Packers play softball for charity
GRAND CHUTE, Wis. -- The Super Bowl champion Green Bay Packers finally got back together on the field Sunday -- to play a little softball.
More than two dozen Packers gathered for wide receiver Donald Driver's annual charity softball game at Fox Cities Stadium, about 30 minutes from Lambeau Field. It was the team's first gathering since the "Return to Titletown" welcome home event following their 31-25 victory over the Pittsburgh Steelers on Feb. 6.
"You can tell how much we miss each other," Driver said. "We're throwing the ball around out there like it's a football. If I had a crystal ball, I could tell you what's going to happen (with the lockout). No one knows. But we will play football. I know that."
With the NFL lockout in its third month and wiping out teams' offseason programs, organized team activities and minicamp, the Packers are among the teams whose players have not gotten together for player-organized workouts during the lockout.
"It was great seeing all the guys again. It's been a weird offseason, not being around everybody, so it was good getting back out here and just having fun with guys on the team," said kicker Mason Crosby, one of the Packers' free agents stuck in limbo during the lockout.
"Seeing everyone out here, it felt like the chemistry is still there," Crosby said. "We're still riding off of (last) season. It felt good to get around the guys."
The event, which former Packers quarterback Brett Favre started before Driver took over as host, benefits the Donald Driver Foundation, Special Olympics, Goodwill, Children's Hospital of Wisconsin and other local charities.
Since Driver took over, the event has raised more than $450,000, and organizers were hoping to raise $200,000 Sunday, when the event's first sellout crowd of 8,349 attended.
The Driver-led offense lost to the defense, 18-16, in the seven-inning game despite a pair of home runs by Super Bowl MVP Aaron Rodgers.
"Guys are getting antsy, but I think they understand that we don't have control over it," running back Ryan Grant said of the lockout. "What we do have control over is making sure we're ready to go and working out so that whenever it does get settled, we'll take care of our business. I know guys are doing their part.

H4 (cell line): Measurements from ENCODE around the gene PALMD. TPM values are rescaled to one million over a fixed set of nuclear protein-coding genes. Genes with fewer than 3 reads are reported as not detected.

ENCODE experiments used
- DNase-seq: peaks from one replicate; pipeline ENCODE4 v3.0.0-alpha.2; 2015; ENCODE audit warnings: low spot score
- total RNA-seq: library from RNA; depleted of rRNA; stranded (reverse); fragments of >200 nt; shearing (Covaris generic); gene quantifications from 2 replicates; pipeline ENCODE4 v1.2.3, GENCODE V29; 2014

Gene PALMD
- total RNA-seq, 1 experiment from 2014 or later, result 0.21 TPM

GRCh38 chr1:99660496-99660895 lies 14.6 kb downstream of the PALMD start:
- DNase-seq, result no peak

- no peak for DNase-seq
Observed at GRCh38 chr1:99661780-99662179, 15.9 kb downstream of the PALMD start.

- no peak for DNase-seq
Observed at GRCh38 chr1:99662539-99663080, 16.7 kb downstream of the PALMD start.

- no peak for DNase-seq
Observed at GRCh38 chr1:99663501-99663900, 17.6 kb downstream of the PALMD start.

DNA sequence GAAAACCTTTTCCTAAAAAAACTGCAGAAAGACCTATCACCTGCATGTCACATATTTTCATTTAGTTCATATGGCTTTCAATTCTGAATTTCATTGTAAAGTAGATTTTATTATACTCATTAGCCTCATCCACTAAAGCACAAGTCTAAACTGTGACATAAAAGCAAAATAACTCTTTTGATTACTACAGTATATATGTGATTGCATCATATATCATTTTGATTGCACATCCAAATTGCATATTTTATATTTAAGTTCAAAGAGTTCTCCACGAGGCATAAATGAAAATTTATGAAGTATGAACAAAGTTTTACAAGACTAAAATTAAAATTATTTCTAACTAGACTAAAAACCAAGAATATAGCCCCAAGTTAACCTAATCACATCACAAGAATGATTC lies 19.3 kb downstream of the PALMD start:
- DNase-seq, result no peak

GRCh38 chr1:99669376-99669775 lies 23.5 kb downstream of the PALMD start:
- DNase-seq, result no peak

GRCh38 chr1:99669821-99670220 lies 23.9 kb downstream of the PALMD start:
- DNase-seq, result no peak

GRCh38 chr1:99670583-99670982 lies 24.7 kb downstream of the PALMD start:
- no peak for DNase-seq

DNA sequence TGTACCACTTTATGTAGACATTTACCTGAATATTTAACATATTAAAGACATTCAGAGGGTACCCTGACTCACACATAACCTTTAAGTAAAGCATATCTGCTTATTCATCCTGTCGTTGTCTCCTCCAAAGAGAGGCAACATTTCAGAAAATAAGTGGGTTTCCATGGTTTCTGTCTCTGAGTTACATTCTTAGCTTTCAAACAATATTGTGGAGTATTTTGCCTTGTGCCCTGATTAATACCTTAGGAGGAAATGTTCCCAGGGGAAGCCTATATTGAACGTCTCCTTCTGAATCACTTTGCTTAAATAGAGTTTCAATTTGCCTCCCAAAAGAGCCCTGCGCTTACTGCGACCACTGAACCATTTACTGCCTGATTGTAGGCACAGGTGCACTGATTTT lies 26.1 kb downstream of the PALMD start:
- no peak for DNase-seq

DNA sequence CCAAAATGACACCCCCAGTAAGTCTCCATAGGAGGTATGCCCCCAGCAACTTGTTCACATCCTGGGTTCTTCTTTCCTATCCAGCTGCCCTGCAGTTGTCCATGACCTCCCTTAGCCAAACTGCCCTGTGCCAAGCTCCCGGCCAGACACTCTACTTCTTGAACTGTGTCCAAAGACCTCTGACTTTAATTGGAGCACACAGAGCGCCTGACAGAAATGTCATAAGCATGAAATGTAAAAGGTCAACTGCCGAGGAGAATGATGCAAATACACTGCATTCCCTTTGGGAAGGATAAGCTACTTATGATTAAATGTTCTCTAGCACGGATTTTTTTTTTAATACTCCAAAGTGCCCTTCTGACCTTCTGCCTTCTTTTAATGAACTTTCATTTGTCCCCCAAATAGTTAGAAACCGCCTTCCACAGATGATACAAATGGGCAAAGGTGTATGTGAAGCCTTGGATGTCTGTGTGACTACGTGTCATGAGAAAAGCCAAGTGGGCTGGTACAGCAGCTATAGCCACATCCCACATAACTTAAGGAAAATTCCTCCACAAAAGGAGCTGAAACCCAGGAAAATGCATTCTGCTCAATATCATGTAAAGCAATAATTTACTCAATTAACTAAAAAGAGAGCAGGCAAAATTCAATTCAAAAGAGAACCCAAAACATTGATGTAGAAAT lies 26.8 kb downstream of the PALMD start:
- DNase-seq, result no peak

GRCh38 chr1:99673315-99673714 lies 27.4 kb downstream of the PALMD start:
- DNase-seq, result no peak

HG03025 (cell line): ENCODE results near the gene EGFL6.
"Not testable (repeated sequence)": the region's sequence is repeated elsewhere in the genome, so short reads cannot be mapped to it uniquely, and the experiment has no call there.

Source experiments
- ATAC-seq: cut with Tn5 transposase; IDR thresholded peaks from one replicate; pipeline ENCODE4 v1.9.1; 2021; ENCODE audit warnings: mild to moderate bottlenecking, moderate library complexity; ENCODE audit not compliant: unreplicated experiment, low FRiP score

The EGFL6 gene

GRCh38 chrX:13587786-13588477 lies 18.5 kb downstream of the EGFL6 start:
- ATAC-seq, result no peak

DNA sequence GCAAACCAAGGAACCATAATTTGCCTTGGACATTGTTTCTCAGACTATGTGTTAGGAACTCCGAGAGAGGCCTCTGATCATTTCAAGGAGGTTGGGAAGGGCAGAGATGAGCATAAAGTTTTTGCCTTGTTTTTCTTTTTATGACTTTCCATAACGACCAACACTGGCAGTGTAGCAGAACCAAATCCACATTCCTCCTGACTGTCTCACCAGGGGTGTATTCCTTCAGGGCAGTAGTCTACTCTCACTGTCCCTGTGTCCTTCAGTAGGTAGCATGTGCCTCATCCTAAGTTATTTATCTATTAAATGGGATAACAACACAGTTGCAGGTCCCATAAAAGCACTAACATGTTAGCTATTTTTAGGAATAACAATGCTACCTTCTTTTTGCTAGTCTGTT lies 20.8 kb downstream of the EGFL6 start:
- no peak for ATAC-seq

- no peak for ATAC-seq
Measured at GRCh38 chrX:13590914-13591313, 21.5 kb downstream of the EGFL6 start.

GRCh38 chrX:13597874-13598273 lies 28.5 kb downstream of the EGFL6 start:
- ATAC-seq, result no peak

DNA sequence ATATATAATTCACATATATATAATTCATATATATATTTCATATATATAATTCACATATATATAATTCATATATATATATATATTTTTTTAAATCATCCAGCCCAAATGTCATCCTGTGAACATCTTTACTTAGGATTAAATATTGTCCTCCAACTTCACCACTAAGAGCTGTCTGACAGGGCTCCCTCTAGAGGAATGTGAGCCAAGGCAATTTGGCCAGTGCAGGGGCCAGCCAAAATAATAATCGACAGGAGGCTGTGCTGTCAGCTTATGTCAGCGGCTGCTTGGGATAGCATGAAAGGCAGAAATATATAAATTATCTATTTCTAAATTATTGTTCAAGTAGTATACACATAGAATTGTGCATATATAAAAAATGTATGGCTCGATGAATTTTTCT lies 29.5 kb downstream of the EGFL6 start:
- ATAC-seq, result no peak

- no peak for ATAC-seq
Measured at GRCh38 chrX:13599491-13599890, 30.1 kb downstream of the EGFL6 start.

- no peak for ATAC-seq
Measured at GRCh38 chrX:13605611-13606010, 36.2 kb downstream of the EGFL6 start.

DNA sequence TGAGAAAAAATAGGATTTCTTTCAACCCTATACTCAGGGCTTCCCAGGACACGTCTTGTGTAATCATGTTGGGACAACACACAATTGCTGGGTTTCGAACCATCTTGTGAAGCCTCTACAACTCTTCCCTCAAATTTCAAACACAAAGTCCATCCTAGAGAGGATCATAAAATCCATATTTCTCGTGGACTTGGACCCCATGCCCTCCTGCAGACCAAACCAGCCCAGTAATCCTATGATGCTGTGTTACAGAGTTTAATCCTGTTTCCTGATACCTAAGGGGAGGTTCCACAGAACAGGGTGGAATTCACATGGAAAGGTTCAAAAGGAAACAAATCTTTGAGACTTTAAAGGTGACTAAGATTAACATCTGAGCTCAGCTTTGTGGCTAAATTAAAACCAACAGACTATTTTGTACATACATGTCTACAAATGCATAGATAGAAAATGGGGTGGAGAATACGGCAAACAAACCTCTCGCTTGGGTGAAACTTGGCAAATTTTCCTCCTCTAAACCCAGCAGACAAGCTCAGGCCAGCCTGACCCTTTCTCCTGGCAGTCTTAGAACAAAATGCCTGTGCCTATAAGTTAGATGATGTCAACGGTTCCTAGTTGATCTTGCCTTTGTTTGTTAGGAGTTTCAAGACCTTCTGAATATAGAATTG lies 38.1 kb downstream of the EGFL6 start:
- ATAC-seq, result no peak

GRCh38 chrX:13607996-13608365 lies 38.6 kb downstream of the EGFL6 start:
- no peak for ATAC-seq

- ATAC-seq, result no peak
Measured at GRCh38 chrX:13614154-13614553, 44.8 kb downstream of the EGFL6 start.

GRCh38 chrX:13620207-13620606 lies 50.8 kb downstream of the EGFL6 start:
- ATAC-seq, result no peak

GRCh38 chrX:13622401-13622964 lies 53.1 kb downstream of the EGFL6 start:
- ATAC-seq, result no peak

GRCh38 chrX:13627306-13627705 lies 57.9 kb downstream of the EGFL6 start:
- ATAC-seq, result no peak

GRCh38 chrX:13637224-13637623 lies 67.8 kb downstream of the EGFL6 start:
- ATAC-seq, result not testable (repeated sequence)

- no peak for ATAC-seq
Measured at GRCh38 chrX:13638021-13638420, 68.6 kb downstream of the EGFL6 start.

"It's a little different for us because nobody really lives around here and we're all spread out," Grant said. "The guys that I've spoken to, I know they're working."
While a number of teams have gotten together for workouts, the Packers are not among them.
A group of offensive linemen, led by veteran center Scott Wells and left tackle Chad Clifton, got together in Nashville last week, and Crosby and punter Tim Masthay have been working out together at the Green Bay YMCA and a local Gold's Gym while kicking at St. Norbert College, an NCAA Division III school in the Green Bay suburb of De Pere.
Masthay said that while having no OTAs or minicamp has not been ideal, the team should have enough time to prepare for the season as long as training camp opens July 30, as scheduled.
"If you lost part of training camp, you'd really start feeling like the preparation is less than what you need," Masthay said. "But at the same time, everyone would be in the same boat, so it'd be a level playing field in that regard.
"That's what I think is the most difficult thing about it -- getting prepared and feeling prepared. That's why we've been working together. That's why we've been trying to keep things fairly similar to what a normal offseason would be like."
Rodgers said in a recent radio interview that the players might need to get together if the lockout isn't resolved soon, and Grant and safety Nick Collins said it will be Rodgers' call.
"I know a lot of guys are getting antsy, but we're professionals. We know what we need to do to stay in shape," Collins said. "Once we get that call (we'll) be ready for training camp."
Copyright 2011 by The Associated Press
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